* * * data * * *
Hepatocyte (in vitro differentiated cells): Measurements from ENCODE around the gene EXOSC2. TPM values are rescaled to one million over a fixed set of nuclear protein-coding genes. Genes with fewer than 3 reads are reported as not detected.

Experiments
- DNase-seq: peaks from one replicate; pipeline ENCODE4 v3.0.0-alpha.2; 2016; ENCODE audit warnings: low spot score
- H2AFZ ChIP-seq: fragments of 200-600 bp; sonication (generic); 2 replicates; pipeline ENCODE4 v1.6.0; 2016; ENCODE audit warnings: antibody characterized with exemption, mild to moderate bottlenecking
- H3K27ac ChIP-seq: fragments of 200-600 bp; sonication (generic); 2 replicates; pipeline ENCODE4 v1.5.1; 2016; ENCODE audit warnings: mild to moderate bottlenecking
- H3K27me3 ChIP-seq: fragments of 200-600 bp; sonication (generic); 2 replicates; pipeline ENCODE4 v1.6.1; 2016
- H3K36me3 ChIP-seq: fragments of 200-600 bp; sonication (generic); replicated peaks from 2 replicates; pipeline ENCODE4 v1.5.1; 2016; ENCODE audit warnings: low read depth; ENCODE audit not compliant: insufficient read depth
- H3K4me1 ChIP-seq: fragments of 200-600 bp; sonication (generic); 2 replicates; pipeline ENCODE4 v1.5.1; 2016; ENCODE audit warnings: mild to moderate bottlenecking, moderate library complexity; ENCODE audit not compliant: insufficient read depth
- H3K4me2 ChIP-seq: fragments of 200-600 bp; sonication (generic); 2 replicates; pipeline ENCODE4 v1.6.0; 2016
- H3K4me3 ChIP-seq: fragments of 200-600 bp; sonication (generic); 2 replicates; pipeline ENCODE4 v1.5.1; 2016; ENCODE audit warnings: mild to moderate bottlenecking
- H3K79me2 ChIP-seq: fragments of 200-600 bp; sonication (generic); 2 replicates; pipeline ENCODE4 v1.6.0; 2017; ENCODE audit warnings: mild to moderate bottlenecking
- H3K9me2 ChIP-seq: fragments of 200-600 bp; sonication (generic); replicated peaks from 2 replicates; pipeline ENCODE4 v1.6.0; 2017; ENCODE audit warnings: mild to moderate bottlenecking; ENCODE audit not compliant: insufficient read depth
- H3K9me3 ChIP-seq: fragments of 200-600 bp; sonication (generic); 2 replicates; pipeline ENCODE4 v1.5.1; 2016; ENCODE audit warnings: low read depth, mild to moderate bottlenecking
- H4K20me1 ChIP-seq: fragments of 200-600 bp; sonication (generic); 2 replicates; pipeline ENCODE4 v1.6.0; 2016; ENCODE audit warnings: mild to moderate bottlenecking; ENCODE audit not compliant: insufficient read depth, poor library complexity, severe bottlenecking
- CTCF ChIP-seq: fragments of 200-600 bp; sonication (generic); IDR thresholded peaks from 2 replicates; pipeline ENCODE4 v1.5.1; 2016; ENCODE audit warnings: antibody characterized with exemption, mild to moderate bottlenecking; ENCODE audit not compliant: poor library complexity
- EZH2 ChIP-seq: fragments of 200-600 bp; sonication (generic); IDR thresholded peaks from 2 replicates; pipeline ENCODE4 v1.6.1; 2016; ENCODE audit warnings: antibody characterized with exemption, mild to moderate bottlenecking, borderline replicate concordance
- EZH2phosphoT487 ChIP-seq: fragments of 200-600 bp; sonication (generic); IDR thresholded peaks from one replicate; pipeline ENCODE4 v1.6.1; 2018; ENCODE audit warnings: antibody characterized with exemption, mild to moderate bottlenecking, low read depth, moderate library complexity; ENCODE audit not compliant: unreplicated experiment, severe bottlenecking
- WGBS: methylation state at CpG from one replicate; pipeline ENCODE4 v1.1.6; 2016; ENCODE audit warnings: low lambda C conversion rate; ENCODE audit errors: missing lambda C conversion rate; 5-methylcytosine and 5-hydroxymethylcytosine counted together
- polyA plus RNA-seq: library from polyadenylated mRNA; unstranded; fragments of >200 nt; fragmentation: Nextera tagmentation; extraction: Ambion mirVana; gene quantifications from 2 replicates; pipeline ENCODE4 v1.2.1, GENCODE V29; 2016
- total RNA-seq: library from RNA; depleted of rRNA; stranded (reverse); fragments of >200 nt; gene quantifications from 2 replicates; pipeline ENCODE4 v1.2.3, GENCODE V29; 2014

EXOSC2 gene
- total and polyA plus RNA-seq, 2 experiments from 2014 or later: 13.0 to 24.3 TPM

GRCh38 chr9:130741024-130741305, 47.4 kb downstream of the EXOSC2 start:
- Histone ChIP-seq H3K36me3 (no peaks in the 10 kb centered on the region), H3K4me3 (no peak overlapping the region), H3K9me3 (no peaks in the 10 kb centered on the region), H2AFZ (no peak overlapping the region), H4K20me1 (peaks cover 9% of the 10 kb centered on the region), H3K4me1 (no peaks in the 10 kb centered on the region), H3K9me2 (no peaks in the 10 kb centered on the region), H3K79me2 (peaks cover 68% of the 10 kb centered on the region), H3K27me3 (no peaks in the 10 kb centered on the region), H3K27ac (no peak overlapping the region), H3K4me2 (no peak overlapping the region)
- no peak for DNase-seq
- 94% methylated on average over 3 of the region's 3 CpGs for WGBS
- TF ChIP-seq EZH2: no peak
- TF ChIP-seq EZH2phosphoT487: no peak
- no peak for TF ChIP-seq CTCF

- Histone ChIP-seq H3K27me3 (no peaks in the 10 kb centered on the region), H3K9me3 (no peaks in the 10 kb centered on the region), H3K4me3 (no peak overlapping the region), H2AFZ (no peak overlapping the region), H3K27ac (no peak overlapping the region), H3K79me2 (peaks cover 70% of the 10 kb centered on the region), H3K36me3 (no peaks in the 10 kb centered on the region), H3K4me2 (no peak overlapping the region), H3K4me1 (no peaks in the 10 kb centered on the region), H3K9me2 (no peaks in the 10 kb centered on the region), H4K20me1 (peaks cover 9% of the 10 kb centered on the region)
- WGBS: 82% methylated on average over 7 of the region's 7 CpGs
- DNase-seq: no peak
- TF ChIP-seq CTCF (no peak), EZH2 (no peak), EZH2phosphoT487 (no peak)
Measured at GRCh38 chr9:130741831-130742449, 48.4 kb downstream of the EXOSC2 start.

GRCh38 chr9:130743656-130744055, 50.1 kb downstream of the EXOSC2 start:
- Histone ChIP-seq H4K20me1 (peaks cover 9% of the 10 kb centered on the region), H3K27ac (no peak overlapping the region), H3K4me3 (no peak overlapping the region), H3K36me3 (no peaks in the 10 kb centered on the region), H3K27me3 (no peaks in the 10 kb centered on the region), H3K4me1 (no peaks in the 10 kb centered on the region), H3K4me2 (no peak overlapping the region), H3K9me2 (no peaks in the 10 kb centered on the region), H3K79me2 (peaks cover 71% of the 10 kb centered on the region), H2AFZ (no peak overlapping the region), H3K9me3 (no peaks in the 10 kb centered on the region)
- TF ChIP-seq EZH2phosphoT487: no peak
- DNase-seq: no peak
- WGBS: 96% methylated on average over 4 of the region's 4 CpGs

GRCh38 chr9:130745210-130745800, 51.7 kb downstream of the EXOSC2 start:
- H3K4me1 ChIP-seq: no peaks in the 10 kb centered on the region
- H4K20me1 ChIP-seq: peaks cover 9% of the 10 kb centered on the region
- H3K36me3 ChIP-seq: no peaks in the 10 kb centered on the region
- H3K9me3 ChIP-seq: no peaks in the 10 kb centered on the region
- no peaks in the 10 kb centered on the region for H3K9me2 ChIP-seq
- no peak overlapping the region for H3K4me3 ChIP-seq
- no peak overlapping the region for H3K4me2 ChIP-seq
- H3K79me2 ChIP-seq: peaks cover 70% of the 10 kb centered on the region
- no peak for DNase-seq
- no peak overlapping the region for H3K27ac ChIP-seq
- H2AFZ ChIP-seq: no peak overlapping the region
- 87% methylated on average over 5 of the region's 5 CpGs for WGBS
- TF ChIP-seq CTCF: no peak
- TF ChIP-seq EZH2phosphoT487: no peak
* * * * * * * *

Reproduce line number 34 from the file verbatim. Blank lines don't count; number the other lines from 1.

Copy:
Measured at GRCh38 chr9:130741831-130742449, 48.4 kb downstream of the EXOSC2 start.